The National History Center of the American Historical Association provides a venue in the nation's capital for all who care about the human past to make history an essential part of public conversations about current events and the shared futures of the United States and the wider world.

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Washington History Seminar

April 24th, 2014

April 28: James Graham Wilson: “The Triumph of Improvisation: Gorbachev’s Adaptation, Reagan’s Engagement, and the End of the Cold War”

In this presentation to the Washington History Seminar based on his book, The Triumph of Improvisation, James Graham Wilson takes a long view of the end of the Cold War, from the Soviet invasion of Afghanistan to Operation Desert Storm. Wilson argues that adaptation, improvisation, and engagement by individuals in positions of power ended the specter […]

Washington History Seminar

April 17th, 2014

April 21: Hugh Wilford on “America’s Great Game: The CIA’s Secret Arabists and the Shaping of the Modern Middle East”

The CIA has an almost diabolical reputation in the Arab world. Yet, in the early years of its existence, the 1940s and 1950s, the Agency was distinctly pro-Arab, lending its support to the leading Arab nationalist of the day, Gamal Nasser, and conducting an anti-Zionist publicity campaign at home in the U.S. Drawing on a […]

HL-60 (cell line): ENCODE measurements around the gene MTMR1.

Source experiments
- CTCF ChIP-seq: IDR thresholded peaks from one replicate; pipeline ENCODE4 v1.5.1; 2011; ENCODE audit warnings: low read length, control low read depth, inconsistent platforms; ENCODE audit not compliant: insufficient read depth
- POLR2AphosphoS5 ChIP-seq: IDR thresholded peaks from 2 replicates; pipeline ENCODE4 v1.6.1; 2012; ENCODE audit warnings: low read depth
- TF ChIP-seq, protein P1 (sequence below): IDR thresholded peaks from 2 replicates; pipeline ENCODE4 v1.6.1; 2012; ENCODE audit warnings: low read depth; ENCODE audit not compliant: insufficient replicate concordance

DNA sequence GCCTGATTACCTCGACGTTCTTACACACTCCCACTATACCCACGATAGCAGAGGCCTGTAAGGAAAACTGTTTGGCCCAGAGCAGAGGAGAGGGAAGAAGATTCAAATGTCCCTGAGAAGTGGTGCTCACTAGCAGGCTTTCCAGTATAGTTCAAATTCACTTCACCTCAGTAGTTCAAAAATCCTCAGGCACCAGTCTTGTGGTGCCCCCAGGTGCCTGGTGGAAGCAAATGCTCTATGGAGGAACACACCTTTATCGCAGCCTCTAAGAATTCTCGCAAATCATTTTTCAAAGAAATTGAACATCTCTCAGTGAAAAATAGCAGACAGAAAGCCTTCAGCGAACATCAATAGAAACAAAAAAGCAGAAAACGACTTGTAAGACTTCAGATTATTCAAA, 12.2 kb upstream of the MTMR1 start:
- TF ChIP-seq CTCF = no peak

Washington History Seminar

April 2nd, 2014

April 7: Sophia Rosenfeld on “’Take Your Choice!’: Historical Reflections on the Act of Voting.”

The secret ballot is now considered the gold standard for fair elections around the globe.  However, in the aftermath of the American and French Revolutions, voting in secrecy held little immediate mass appeal in the US or Europe, and the secret ballot was used in combination with a wide variety of voting techniques.  The history […]

Washington History Seminar

March 27th, 2014

March 31: Sergey Radchenko: “An Unwanted Visionary: Gorbachev’s Unrealized Ambitions and the Soviets’ Retreat from Asia”

Sergey Radchenko will offer a fresh interpretation of Mikhail Gorbachev’s foreign policy by showing how the Soviet leader tried to reshape the international order through engagement with China and India, and why his vision for a Soviet-led Asia ultimately failed. Relying on newly declassified records from Russian, Chinese and other archives, he will discuss lost opportunities […]

Washington History Seminar

March 18th, 2014

March 24: Nancy Beck Young on Why We Fight: The Politics of World War II

The conventional wisdom suggests that moderates matter little.  In her new book, Why We Fight: Congress and the Politics of World War II, Nancy Beck Young proves otherwise. Franklin Roosevelt and Harry Truman faced a fractious Congress riven by hardcore ideologues, circumstances that empowered moderates—from both parties—to cut deals on economic but not social justice […]